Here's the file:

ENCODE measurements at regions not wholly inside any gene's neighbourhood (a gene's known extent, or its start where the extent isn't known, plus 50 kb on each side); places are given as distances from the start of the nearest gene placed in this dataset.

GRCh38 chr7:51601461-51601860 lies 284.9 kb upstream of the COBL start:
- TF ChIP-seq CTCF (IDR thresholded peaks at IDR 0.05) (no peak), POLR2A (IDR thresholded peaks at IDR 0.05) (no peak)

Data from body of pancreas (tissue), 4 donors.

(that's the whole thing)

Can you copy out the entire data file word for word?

ENCODE measurements at regions not wholly inside any gene's neighbourhood (a gene's known extent, or its start where the extent isn't known, plus 50 kb on each side); places are given as distances from the start of the nearest gene placed in this dataset.

GRCh38 chr7:51601461-51601860 lies 284.9 kb upstream of the COBL start:
- TF ChIP-seq CTCF (IDR thresholded peaks at IDR 0.05) (no peak), POLR2A (IDR thresholded peaks at IDR 0.05) (no peak)

Data from body of pancreas (tissue), 4 donors.